John Ellis: The international celebrities that descended on Melbourne for CICD launch

  • Posted on: 1 August 2016
  • By: Staff Writers

The week-long conference that launched CICD in 1959 was a major celebrity event, which included appearances from a star of Hollywood and the West End, a Nobel Prize winner, an Olympic coach, a retired Air Marshall and a famous playwright. Veteran photographer and CICD foundation member John Ellis recalls the proceedings.

On the 7th November 1959 I attended an international peace congress, the Australian and New Zealand Congress for International Co-operation and Disarmament and the Festival of Arts. The Congress was opened in what was then the Melbourne Olympic Swimming Stadium in Batman Avenue (now the Collingwood FC headquarters), then moved to the South Melbourne Town Hall for a week-long conference.

The conference was headlined by Prof Linus Pauling, the American physicist who helped pioneer quantum chemistry and molecular biology, winning him the Nobel Prize for Chemistry in 1954. Also in attendance was his wife, the American human rights activist Ava Pauling, whose campaigning around nuclear disarmament led to the Limited Test Ban Treaty between the US and the Soviet Union, and would help her husband win the 1962 Nobel Peace Prize.

Jacquetta Hawkes, English archaeologist and writer, and her husband J. B. Priestley, English writer and playwright, made a contribution. Also attending was the Very Reverend Dean Chandler from New Zealand. These were just some of the overseas personalities featured.

Australia had its own share of celebrities too: Air Marshall Sir George Jones KBE (ret.), former Chief of the Air Staff during the final years of WWII; Myra Roper, ABC broadcaster, human rights activist and educationalist; Lady Jessie Street, Indian-Australian suffragette and Aboriginal rights activist; Prof Sir Walter Murdoch KCMG, Chancellor of the University of Western Australia; and Olympic coach Percy Cerutty, whose understudies included the world bantamweight boxing champion Jimmy Carruthers and several Olympic gold medallists. Many churchmen and politicians also attended.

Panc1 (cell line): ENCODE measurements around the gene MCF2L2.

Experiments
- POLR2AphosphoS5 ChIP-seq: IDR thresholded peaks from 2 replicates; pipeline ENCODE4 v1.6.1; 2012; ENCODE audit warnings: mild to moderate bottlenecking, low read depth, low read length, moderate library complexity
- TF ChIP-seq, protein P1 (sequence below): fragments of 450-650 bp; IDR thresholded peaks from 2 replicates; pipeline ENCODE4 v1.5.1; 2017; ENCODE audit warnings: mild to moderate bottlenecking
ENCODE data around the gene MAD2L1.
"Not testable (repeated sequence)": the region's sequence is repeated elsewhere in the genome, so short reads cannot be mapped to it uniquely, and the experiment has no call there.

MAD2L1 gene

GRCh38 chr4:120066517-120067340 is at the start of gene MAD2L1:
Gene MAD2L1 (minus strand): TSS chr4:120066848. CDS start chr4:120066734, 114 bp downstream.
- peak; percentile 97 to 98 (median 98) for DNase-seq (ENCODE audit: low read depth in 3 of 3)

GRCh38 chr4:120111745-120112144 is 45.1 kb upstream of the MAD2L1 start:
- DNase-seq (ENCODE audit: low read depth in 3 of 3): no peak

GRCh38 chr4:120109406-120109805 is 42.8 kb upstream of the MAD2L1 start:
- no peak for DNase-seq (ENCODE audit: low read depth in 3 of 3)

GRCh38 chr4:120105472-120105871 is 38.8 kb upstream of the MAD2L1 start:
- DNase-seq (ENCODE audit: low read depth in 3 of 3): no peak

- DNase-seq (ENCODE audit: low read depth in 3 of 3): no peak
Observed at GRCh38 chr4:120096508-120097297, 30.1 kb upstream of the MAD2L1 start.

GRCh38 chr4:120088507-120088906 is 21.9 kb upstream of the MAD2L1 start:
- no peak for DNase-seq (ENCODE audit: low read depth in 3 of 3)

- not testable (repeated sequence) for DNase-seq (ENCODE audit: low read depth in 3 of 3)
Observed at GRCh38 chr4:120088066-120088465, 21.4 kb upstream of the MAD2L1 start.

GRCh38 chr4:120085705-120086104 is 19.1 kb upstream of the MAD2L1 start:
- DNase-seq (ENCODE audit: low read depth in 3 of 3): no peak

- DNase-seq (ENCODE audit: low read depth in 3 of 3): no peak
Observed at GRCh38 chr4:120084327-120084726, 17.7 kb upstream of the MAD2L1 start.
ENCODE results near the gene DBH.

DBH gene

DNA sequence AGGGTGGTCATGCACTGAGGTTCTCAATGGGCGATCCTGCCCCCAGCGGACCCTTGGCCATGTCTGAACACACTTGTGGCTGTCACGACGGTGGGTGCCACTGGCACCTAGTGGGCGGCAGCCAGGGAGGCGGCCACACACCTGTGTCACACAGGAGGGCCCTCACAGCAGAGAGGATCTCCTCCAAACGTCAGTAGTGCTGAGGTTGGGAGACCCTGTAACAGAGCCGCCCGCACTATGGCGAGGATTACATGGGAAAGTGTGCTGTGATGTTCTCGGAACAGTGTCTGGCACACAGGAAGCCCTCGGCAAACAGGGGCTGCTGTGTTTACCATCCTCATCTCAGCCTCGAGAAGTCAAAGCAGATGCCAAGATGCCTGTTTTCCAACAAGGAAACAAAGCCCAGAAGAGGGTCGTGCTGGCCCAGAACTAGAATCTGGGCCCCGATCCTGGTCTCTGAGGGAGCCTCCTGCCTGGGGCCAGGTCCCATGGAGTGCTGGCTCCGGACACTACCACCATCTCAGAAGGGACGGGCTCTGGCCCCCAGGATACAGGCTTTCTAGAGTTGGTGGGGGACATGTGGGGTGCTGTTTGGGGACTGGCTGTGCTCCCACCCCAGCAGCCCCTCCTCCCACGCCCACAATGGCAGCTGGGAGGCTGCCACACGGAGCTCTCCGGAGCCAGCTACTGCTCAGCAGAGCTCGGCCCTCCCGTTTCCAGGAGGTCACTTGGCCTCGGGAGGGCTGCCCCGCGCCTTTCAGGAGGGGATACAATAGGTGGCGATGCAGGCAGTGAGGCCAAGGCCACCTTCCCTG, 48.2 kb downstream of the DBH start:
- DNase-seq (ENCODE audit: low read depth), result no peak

American actor Paul Robeson, a major Hollywood and Broadway star and former All-American footballer, was scheduled to speak at the congress, but was unable to come to Australia in 1959 due to his passport being cancelled during McCarthy's Red Scare. However, he addressed the congress via an audio recording, and was able to hold meetings and concerts in Australia the following year.

The peace congress was a necessary outcome from a very turbulent period. The uneasy alliance between capitalism and socialism, needed to fight fascism, had ended at the ended of World War Two in 1945, and the chill of the Cold War was well underway. The terrible McCarthyite witch-hunts of the 1950s were in full swing – warning of the Red Menace and Yellow Peril.

Australia had its own McCarthyite era. Prime Minister Menzies had introduced the Communist Dissolution Bill – people were being dismissed from jobs and maligned, groups were infiltrated, houses were being searched, and trade unionists threatened. Meeting halls were denied and street meetings broken up by the police.